BlackPast.org Facebook BlackPast.org Twitter

Donate to BlackPast.org BlackPast Blog
  • African American History
  • African American History in the West
  • Global African History
  • Perspectives

NOTE: BlackPast.org will not disclose, use, give or sell any of the requested information to third parties.

2 + 3 =
Solve this simple math problem and enter the result. E.g. for 1+3, enter 4.

Shop Amazon and help BlackPast.org

Blackpast.org in the Classroom

Turner, Benjamin Sterling (1825-1894)

Image Ownership: Public Domain
Benjamin Sterling Turner, a member of the United States House of Representatives from Alabama during the Reconstruction period, was born on March 17, 1825 in Weldon, North Carolina. He was raised as a slave and as a child received no formal education. In 1830 Turner moved to Selma, Alabama with his mother and slave owner. While living on the plantation he surreptitiously obtained an education and by age 20 Turner was able to read and write fluently. 

While still a slave Turner managed a hotel and stable in Selma.  Although his owner received most of the money for Turner’s work, he managed to save some of his earnings and shortly after the Civil War he used the savings he had accumulated to purchase the property.  The U.S. Census of 1870 reported Turner as owning $2,500 in real estate and $10,000 in personal property, making him one of the wealthiest freedmen in Alabama.

Turner also became a teacher in 1865 and helped establish the first school for African American children.  Two years later he became involved in politics.  After participating in the Republican State Convention in 1867, Turner was named tax collector of Dallas County.  The following year he won his first elective office when he became a Selma City Councilman.  In 1870 Turner was elected to the United States Congress as the first African American Representative in Alabama history.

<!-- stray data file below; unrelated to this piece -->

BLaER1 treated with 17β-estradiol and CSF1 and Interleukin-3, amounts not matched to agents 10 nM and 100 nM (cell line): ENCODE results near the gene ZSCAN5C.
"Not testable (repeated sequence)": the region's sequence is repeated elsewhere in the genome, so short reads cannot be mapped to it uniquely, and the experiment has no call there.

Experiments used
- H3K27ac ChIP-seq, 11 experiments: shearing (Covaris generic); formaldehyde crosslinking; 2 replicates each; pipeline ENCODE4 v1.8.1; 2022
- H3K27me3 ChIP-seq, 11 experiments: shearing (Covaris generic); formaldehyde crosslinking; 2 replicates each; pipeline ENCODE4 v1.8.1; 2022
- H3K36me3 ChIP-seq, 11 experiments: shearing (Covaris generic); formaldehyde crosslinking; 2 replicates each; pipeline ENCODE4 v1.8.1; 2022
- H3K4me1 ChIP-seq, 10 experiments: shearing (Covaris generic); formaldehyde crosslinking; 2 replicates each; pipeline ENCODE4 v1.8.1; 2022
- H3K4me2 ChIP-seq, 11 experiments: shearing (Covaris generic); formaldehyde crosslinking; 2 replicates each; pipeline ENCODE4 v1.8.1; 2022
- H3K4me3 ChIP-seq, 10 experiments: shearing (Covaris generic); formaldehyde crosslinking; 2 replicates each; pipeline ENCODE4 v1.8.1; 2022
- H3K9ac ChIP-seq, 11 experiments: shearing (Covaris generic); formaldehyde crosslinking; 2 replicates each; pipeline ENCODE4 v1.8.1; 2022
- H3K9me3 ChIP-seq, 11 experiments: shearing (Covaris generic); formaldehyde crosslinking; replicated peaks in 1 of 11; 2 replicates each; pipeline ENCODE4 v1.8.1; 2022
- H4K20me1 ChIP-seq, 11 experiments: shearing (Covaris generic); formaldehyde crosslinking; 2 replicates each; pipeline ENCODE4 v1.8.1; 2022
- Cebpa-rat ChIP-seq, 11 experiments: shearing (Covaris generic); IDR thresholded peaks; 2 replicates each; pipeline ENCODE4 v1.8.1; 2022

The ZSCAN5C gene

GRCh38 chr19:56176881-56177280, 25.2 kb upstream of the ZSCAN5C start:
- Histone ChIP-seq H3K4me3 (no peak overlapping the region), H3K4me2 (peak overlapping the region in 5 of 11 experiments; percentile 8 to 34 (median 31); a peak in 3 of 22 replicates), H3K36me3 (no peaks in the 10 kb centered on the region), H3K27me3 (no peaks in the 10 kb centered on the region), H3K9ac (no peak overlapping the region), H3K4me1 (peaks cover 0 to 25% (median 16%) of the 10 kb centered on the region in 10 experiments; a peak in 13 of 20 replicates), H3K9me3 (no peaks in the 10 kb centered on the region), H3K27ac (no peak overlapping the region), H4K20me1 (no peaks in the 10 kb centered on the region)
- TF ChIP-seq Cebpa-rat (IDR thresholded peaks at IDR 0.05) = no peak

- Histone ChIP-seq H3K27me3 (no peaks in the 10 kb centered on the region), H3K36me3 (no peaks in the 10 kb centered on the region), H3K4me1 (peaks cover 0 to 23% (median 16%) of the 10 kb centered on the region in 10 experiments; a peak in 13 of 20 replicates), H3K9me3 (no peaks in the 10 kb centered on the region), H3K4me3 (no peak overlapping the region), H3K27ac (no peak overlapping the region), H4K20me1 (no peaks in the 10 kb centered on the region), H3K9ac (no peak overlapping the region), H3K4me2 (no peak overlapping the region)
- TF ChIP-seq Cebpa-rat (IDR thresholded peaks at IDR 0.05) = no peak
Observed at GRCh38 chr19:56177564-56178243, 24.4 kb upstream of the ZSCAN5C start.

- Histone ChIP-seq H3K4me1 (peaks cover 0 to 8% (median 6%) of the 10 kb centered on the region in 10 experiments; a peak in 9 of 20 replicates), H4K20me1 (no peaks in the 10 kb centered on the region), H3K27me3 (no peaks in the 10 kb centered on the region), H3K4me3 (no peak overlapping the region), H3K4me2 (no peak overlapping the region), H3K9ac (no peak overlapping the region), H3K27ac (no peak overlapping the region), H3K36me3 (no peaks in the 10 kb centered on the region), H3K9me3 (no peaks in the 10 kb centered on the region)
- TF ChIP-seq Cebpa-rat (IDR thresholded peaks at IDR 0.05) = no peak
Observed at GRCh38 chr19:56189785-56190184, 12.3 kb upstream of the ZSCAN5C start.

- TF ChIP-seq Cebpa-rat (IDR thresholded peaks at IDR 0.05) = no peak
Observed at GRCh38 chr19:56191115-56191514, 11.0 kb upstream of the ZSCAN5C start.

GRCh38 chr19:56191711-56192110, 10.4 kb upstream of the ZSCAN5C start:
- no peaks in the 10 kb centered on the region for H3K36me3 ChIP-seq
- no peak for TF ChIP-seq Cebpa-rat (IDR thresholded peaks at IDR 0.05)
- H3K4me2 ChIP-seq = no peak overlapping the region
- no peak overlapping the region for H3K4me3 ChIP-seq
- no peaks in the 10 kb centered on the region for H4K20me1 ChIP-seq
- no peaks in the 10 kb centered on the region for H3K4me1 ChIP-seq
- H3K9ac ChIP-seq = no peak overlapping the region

While in office Turner proposed bills that contributed funding for Civil War-related damages to several federal buildings in central Alabama and St. Paul's Episcopal Church. Turner was also appointed to the House Committee on Invalid Pensions and was responsible for issuing pensions to Union war veterans.  Through his influence African American veterans received a pension of eight dollars a month.

Benjamin S. Turner fought for impoverished black farmers. In February of 1872 he called for the elimination of the tax on cotton because it was harmful to many of his constituents.  He also argued that the tax was unconstitutional because it singled out a specific cash crop.  In May 1872, Turner demanded that the tax be refunded for the years 1866 to 1868. He also became one of the first Congressmen to call for reparations for the ex-slaves.  All of his proposals were ignored by Congress.  

Turner ran for a second term in 1872 but was challenged in the Republican primary by another African American candidate, Philip Joseph, a free man before the Civil War and the editor of a local newspaper.  The black vote was divided and a white Republican won the primary and eventually the Congressional Seat.

Turner returned to Selma but was never able to revive his political career.  During an economic recession in 1877 Turner lost his business.  He returned to farming but was again unsuccessful in supporting his family.  He died impoverished and largely forgotten on March 21, 1894. 

Sources:
Stephen Middleton, ed., Black Congressmen During Reconstruction (Westport, Conn.: Praeger, 2002); http://bioguide.congress.gov/scripts/biodisplay.pl?index=T000414.

Contributor:

University of Washington

Entry Categories:

Copyright 2007-2017 - BlackPast.org v2.0 | blackpast@blackpast.org | Your donations help us to grow. | We welcome your suggestions. | Mission Statement

BlackPast.org is an independent non-profit corporation 501(c)(3). It has no affiliation with the University of Washington. BlackPast.org is supported in part by a grant from Humanities Washington, a state-wide non-profit organization supported by the National Endowment for the Humanities, the state of Washington, and contributions from individuals and foundations.